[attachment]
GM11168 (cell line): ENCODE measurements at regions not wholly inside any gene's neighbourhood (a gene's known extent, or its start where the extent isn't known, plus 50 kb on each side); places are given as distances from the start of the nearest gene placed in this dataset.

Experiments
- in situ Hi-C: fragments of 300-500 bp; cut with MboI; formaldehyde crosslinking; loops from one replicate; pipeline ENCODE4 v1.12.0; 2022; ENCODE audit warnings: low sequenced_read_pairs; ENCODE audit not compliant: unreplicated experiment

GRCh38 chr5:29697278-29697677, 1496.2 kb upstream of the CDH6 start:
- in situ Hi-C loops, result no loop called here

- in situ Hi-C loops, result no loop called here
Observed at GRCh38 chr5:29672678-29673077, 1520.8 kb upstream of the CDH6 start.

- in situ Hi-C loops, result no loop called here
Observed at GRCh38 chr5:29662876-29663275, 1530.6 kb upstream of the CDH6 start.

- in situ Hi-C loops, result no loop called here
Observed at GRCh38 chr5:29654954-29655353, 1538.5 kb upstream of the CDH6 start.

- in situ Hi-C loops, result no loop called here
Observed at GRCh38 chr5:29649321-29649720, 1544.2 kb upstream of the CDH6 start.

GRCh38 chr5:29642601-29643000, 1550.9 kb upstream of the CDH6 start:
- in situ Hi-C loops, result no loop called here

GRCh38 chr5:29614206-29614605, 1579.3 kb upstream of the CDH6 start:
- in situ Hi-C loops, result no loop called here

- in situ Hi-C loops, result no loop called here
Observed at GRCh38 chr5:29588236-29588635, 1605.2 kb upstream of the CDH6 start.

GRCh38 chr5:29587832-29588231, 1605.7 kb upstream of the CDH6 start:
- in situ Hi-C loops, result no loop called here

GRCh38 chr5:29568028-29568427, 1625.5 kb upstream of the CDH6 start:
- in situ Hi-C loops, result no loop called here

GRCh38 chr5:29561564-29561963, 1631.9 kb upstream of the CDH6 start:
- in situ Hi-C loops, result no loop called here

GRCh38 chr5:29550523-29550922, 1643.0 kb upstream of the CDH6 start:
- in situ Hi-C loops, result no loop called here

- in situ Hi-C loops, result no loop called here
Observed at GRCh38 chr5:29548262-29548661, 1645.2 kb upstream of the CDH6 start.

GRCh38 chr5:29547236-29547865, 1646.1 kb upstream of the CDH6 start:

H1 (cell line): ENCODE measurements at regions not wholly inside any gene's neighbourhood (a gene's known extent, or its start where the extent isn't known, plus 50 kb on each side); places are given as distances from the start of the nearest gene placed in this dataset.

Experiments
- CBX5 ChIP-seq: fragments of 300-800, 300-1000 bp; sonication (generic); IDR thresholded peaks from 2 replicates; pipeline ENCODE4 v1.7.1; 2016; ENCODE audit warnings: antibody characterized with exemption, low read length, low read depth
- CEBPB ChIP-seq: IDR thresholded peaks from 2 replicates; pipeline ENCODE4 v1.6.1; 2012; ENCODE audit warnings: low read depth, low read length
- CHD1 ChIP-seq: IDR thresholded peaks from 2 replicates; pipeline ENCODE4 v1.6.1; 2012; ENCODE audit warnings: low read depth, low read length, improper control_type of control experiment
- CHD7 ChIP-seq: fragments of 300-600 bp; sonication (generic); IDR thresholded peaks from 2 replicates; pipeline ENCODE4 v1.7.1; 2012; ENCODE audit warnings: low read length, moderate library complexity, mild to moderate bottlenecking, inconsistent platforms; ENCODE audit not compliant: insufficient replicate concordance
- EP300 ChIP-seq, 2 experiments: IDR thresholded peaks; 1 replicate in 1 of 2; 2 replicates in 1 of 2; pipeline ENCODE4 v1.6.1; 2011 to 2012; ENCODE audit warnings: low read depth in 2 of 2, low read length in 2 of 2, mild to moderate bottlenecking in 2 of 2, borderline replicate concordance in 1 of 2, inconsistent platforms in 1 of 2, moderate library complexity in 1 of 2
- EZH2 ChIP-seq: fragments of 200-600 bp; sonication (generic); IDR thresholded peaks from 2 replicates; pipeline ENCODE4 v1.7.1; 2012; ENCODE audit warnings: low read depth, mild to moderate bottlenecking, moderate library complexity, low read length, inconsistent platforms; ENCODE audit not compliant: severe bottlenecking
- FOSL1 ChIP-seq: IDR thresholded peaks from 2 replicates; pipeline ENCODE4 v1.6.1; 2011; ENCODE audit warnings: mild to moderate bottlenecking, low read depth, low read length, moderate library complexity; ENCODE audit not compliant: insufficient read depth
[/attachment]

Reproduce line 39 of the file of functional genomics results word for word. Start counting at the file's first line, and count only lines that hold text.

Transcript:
- FOSL1 ChIP-seq: IDR thresholded peaks from 2 replicates; pipeline ENCODE4 v1.6.1; 2011; ENCODE audit warnings: mild to moderate bottlenecking, low read depth, low read length, moderate library complexity; ENCODE audit not compliant: insufficient read depth